Another Day Along the Way
Friday, October 17, 2014
Along the way,
Callie Sorrow’s mom wrote a story in my book, Pause for Pastors. I asked Callie to write for my blog and connect with her mother’s story. I think you’ll enjoy it:
“I want to be just like Mom.” These simple words written in a font that resembled navy blue crayon were offset to their pale gray cotton background. In the middle of my small t-shirt was a female stick figure in Air Force dress blues, saluting with one hand, and waving a small American flag in the other. I was excited for my mommy to see me in this shirt that showed how cool I thought she was, the equivalent to pride in my seven-year-old mind. However, I was a little concerned wearing that shirt. I wasn’t sure if I necessarily wanted to be just like my mom.
Camouflage uniforms and combat boots were not my idea of what I wanted to do the rest of my life. Looking back I realize now that there was much more to my mother’s role as a chaplain than just her in a military uniform interacting and preaching to other uniformed individuals. She was touching their souls, listening to their concerns, helping to bear their burdens, interceding in prayer for them. Mom was being the image of the burden-bearing, compassionate, and loving God to countless airmen who bore the weight of defending our nation. Men and women who felt they needed to be strong and invincible, and did not know how to handle their weaknesses and fears. Mom was the listening ear, the hand to hold, the voice of calm in the storm, the extension of love in a crazy world. In that sense, I want to be just like Mom.
As a student who is pursuing a calling and career in ministry, I have an incredible legacy left before me. Yes, I would love to preach and teach with the same clarity, passion, authority, emotion, and anointing my mother had. But more than that I would love to be able to touch the hearts of people I minister to through listening, presence, laughter, and even silence. I want to hear the story behind the person. The burden the Lord has placed on my heart is not for uniformed men and women, but rather for victims of the sex trade, exploitees of human trafficking, and children soldiers robbed of their childhood. I want to help bear their burdens, hear their hurts, and walk with them in their woundedness. My desire is to escort them to the One who can heal their most desperate of agonies, satisfy their deepest cravings, restore to them their beauty, joy, and innocence. My heart cry is to see their faces that were once distorted with mourning and mangled with anger to be radiant reflections of healed hearts and dawned with the most glorious of smiles. I long to share in their tears and for my boisterous laughter to ring in melody with their own. I pray that I can share in their journey from bondage and pain to freedom and dance. This is the dream I seek to follow, and thankfully the legacy left by my mother has paved a way for me to do so.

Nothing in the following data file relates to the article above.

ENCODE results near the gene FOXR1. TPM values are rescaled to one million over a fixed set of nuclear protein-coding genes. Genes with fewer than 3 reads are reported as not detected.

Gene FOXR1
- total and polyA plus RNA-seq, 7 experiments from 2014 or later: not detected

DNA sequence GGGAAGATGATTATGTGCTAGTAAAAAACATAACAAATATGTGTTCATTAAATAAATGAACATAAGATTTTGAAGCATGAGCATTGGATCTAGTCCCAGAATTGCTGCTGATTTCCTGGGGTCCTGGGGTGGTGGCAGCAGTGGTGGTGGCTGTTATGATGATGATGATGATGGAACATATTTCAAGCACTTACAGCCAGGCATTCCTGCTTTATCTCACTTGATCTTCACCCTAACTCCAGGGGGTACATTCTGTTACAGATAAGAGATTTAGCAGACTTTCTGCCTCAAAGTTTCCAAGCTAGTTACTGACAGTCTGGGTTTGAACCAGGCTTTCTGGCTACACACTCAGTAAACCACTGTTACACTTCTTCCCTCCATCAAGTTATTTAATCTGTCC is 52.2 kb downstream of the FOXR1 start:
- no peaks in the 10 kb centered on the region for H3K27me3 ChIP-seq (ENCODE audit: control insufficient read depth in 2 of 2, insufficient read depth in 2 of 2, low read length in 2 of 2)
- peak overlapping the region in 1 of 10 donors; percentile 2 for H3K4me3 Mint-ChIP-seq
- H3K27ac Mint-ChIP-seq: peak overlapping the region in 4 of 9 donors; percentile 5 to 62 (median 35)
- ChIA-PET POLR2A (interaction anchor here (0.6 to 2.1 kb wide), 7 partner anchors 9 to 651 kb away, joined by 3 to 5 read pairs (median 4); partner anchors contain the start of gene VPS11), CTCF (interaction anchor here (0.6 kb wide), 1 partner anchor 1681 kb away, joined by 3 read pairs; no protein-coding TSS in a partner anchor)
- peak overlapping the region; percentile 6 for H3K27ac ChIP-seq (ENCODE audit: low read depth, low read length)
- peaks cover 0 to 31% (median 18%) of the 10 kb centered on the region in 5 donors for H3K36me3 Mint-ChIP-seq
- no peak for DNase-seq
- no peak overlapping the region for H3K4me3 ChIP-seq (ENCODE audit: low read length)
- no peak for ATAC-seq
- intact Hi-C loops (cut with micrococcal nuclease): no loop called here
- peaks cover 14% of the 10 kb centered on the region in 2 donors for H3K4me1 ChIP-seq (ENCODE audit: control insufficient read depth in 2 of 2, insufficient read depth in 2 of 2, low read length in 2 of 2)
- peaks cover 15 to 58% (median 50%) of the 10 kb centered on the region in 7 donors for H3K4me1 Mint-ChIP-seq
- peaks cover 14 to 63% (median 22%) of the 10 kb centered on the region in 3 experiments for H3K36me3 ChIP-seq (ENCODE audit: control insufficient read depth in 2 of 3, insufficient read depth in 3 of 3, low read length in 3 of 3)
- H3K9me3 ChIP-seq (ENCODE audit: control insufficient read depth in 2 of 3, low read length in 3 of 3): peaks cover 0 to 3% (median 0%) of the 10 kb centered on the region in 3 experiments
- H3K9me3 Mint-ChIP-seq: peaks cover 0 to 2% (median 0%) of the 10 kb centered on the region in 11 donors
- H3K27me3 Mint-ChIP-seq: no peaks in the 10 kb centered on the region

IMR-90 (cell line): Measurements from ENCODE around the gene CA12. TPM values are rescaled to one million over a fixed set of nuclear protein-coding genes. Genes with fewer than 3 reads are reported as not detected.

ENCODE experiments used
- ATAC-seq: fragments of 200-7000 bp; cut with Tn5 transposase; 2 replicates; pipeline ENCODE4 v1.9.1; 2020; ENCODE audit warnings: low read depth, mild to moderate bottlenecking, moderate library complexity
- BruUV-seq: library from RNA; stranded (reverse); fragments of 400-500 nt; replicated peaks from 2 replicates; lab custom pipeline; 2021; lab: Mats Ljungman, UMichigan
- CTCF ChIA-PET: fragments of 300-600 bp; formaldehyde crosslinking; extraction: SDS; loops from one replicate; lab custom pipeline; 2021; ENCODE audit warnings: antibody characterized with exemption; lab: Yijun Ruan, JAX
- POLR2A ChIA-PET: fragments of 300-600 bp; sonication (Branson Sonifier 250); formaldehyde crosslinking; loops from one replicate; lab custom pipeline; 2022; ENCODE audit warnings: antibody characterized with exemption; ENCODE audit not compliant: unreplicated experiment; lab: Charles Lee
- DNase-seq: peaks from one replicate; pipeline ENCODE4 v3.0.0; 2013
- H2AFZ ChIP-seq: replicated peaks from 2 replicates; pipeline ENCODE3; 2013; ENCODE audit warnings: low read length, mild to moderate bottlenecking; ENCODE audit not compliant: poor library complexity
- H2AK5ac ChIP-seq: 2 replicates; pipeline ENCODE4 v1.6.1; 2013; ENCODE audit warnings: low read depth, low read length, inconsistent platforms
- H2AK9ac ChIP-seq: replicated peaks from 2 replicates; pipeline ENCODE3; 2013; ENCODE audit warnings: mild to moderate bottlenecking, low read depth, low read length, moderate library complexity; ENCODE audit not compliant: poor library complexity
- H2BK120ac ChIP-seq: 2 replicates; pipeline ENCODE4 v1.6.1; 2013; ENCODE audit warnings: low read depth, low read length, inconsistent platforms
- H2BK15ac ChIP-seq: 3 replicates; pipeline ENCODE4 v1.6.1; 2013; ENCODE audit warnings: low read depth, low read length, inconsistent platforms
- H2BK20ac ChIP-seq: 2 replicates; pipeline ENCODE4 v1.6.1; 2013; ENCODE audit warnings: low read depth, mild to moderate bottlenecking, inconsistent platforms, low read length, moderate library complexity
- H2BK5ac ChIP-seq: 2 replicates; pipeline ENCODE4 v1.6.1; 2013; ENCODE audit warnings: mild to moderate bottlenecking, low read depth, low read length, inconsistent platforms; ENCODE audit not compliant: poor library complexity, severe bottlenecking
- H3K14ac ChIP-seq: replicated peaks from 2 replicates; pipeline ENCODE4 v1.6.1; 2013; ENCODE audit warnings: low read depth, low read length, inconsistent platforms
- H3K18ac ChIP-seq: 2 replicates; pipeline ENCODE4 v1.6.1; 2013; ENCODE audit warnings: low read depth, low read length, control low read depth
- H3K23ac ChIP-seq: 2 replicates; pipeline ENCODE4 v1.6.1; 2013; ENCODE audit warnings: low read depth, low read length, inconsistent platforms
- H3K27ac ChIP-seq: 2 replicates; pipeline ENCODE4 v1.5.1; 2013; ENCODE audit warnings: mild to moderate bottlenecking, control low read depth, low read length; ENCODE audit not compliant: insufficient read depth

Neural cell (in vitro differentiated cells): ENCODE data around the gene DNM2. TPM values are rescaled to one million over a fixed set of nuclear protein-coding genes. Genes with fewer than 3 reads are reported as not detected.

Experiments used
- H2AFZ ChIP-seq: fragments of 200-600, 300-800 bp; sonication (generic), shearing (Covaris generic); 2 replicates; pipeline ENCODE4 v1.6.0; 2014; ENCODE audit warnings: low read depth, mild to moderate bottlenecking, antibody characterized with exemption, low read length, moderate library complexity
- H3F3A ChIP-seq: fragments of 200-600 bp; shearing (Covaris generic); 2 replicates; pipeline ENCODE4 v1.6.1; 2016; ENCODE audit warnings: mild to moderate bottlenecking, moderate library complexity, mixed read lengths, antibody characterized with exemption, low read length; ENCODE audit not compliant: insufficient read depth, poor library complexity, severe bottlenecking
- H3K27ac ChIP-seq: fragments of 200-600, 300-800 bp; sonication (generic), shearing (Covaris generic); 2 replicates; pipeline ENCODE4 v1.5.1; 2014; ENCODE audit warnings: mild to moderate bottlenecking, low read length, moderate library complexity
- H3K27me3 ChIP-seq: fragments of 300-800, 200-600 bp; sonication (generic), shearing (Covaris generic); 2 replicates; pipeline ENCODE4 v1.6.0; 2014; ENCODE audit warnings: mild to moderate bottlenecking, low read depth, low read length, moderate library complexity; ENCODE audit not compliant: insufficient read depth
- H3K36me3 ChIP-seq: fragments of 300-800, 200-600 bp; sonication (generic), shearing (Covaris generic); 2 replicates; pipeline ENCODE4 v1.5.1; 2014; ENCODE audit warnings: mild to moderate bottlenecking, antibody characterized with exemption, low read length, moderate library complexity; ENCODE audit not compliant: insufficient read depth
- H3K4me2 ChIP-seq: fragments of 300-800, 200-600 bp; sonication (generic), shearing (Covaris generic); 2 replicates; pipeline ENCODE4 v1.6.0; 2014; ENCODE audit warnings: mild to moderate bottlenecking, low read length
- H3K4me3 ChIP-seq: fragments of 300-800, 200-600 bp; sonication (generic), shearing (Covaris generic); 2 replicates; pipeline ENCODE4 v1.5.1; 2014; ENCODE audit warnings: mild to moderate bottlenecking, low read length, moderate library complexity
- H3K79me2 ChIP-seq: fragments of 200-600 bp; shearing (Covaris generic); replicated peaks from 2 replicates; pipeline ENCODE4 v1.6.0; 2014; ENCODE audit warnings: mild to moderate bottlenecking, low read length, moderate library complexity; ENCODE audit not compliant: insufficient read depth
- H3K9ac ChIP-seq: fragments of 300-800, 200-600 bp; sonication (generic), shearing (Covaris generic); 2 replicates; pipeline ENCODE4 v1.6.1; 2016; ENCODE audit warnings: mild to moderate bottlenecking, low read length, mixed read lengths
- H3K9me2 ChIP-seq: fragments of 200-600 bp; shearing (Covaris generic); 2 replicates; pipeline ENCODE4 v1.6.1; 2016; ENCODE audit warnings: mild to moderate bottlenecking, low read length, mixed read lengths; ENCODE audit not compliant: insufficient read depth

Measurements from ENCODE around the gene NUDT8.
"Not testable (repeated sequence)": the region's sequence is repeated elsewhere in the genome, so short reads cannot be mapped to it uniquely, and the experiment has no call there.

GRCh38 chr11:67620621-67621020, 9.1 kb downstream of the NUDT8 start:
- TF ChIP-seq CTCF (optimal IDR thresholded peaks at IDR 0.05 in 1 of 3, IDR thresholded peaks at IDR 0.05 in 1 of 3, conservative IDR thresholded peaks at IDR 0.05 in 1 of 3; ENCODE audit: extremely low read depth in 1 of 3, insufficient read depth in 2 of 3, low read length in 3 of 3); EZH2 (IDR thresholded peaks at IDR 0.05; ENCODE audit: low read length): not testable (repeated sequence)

My mother never stopped serving despite all the opposition she faced in various forms throughout her time in the chaplaincy, because she knew it was not about her. She was there for her camo-and-combat-boot-cladded flock. She embodied the Air Force’s core value of service before self. She passed that lesson on to me. But more importantly she taught me to love the Lord with all of my being. If anyone loved me more than she did it was Him. She wanted every word that she said, every deed that she did to point back to my Heavenly Father. She didn’t want me to be just like her. She wanted me to be just like Him. She wanted my identity, my fulfillment, my satisfaction to not be rooted or grounded in her, but in Jesus Christ. She has taught me the place I will always find my deepest assurance and fullest confidence, the place I will feel most loved is not behind a pulpit, but rather at the nail-scarred feet of my beloved Lord. This beautiful detail is the reason the legacy my mother has left for me is so wonderful. It is a legacy of love: for family, for the flock, for the lost and most importantly for and of the Lord. In the legacy of my mother, the calling of my Lord, and His promise to go ahead of me and hem me in from behind, I find the courage to follow my dream.
Thanks for the story. And the legacy.
Along the way,
Pause: To keep our hi-tech balanced, we must live the life of hi-touch. Community, unity, church as a family, open-ended questions, transparent confessions, laughter in person instead of just internet humor. (Pause for Pastor: Finding Still Waters in the Storm of Ministry)